I came across Sue’s story, not in our media, but in a Danish bike blog which I avidly read.
Whatever’s happening in the world of urban cycling usually pops up for debate on Copenhagenize.com. Stories, movie clips and great photos, come coupled with pithy text from it’s creator, Mikael Colville-Andersen, and with reactions from around the world.
The blog seems to have little interest in speed, or how light a road bike can be. It’s into the social /sociolgical aspect of cycling. How bikes work in people’s lives in Denmark and around the world.
It celebrates plans and policies which make cycling more enjoyable and safer. It noses out stupidity and neglect of this wonderful way to get around.
That’s Mikael, there, and son.
That’s how I found Sue with her frizzy mop of hair, a compatriot and her story popping up on far away blog pages, but who was perhaps living not far away from my Central Coast lair.
Mikael’s blog reported how Sue had been stopped by the police for not wearing helmet, and that she’d decided to fight the small fine rather than pay it.
She’s cycled all over the world, apparently, never had to wear a helmet, and did not see why she had to wear one here in Australia. Especially since she regards them as dangerous.
The blog was very much on her side, but there was no clue in the text to say where Sue lived in our vast land.
I was intrigued and soon decided that, if Sue was was not too far away, I would film her for Youtube and my new new blog, that is if she wanted to be filmed.
Mikael passed on ny idea her and soon she was in touch, revealing she lived in Scone, a town not too many hours away, and that yes, she would tell me her story.
At first we thought I would film on the day of the trial, hoping to get into court.
But then, finding out I’d not have access, we moved the plans forward to make this, a what-will-happen-sort of film, which is down below.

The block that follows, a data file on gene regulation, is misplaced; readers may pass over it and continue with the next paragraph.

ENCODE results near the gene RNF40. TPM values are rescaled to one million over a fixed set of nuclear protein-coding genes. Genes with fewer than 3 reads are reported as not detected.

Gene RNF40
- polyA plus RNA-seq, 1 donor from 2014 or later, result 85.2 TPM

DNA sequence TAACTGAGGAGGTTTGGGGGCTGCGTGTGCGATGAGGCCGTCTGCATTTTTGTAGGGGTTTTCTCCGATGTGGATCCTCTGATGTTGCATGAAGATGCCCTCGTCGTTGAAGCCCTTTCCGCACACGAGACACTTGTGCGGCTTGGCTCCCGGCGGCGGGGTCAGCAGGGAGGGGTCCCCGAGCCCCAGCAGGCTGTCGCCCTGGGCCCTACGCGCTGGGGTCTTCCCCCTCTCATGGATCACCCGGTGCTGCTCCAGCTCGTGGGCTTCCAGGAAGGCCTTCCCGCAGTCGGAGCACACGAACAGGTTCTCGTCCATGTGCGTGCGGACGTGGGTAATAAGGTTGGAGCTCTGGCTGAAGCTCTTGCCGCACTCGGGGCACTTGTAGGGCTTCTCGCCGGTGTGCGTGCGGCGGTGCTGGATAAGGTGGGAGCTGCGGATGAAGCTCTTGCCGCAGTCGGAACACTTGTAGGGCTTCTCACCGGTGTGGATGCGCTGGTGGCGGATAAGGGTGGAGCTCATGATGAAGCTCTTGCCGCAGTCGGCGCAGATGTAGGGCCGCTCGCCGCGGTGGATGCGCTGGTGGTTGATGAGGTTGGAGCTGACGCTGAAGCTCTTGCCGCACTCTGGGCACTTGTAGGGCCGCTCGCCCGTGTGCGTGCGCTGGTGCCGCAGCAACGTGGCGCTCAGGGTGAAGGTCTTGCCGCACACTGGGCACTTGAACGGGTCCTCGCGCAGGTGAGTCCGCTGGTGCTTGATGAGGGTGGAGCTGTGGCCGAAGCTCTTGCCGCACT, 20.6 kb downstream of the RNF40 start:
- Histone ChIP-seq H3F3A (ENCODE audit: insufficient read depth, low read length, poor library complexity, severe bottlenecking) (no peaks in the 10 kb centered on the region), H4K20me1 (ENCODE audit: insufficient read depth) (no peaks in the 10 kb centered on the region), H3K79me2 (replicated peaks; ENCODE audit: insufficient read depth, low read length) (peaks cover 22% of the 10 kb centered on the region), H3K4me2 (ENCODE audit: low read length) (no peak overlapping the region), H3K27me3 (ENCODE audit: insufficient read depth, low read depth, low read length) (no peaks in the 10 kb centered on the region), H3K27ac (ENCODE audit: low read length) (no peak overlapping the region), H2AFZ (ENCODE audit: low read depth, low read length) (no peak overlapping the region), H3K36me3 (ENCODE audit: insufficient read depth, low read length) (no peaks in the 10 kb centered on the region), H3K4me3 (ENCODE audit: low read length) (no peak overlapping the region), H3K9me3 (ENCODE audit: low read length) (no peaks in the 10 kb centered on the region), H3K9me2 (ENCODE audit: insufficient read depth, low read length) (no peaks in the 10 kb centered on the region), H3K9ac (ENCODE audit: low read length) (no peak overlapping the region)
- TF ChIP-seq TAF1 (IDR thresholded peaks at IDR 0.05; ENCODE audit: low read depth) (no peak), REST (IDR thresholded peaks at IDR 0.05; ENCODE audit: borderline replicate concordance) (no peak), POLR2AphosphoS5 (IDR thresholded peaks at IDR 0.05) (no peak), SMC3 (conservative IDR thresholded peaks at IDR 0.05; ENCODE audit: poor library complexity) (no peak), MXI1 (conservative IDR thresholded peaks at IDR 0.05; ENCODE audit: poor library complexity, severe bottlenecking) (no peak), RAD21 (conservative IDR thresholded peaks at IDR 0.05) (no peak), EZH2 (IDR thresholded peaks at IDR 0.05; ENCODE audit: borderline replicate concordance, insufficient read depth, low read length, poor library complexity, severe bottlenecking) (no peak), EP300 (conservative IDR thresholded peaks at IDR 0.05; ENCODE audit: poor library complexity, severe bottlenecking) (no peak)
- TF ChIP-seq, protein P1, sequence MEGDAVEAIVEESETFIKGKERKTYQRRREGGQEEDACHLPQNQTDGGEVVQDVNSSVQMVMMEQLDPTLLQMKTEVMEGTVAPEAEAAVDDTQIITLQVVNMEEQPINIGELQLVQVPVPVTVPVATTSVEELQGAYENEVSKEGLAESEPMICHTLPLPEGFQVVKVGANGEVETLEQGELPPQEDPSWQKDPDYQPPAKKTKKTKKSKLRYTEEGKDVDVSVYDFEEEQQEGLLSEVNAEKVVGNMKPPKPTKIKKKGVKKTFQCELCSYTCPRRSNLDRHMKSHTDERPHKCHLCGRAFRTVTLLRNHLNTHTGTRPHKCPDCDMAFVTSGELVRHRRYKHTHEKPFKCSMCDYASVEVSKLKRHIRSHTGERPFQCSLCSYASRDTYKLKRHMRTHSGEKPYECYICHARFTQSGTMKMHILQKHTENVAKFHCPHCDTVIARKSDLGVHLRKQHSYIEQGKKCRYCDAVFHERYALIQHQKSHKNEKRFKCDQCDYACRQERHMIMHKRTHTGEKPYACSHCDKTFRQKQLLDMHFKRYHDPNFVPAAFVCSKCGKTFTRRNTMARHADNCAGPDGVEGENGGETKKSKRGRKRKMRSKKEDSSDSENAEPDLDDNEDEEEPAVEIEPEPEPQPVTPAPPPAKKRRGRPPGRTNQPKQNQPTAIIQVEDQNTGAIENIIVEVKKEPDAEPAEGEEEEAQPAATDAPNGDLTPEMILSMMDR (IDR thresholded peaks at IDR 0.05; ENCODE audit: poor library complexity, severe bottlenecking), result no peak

The fact that we live in a nanny state which tells us we must wear helmets if we bike, comes up from time to time in the press.
Though far more people drown each year than are killed on bikes, about 8 times as many, life jackets are not compulsory, but helmets are.
From a horse, you have further to fall, but no helmet is needed on your steed.
A cynic might think the authorities had a meeting and said….
What can we do to ensure that cycling in Australia…
….never reaches the happy madness of Europe.
What can we do to make sure, instead that our people go everywhere in cars, grow plumper and plumper, not like those skin and bones Dutchmen.
Why, we can make them wear those dorky things, helmets, even if they’re not children!
And, then, they’ll give up bikes of their own free will. (which many did)
And then we won’t have to build expensive bike paths to make cycling safe.
And our kids will grow up so coddled, so SUV’d, they’ll never venture far from a play station.
Of course, our Govt was not so warped. Yet, I have heard that in the late 80’s, a big bike study was commissioned and it made 3 recommendations to the Govt.
1. Build cycleways for safer cycling
2. Educate motorists for safer cycling.
3. Make helmets compulsory.
The Govt of the day basically acted on just one of those recommendations, the one which cost them no money, and which shifted the safety burden to the rider.
If you know this not to be true, let me know the truth.
In Holland, where the above photos were taken specially for this blog by Julio Martinez Aniceto, there are presently 29,000 kms. of Cycles ways, David Hembrow tells me.
There was a second reason I was eager to film Sue in Scone, , nice country around there.
Looking at Julio’s photos and the Danish blogs mentioned above, I’m coming to realize that what is missing in my country, is the beauty and freedom of helmet-less cycling.
People on bikes without helmets do look pretty good, one has to admit, and if the situation’s safe, then the bare head’s ideal.
Couple this with the stately bikes they ride in Europe, bikes who’s handlebars curve back to embrace the rider like a lover, and you have riders of both sexes, but especially women, coming close to being sculptures in motion.
(photo from Copenhangenize.com)
And not only women, either.
Will Sue Abbott be elegant? Could she come across as a biking beauty in the bush to help make my point, as well represent as the Helmet issue?
That’s what I was secretly hoping for.
Well, here’s the film we made together. See for yourself.
And do go see more Danish bike photos on those blogs.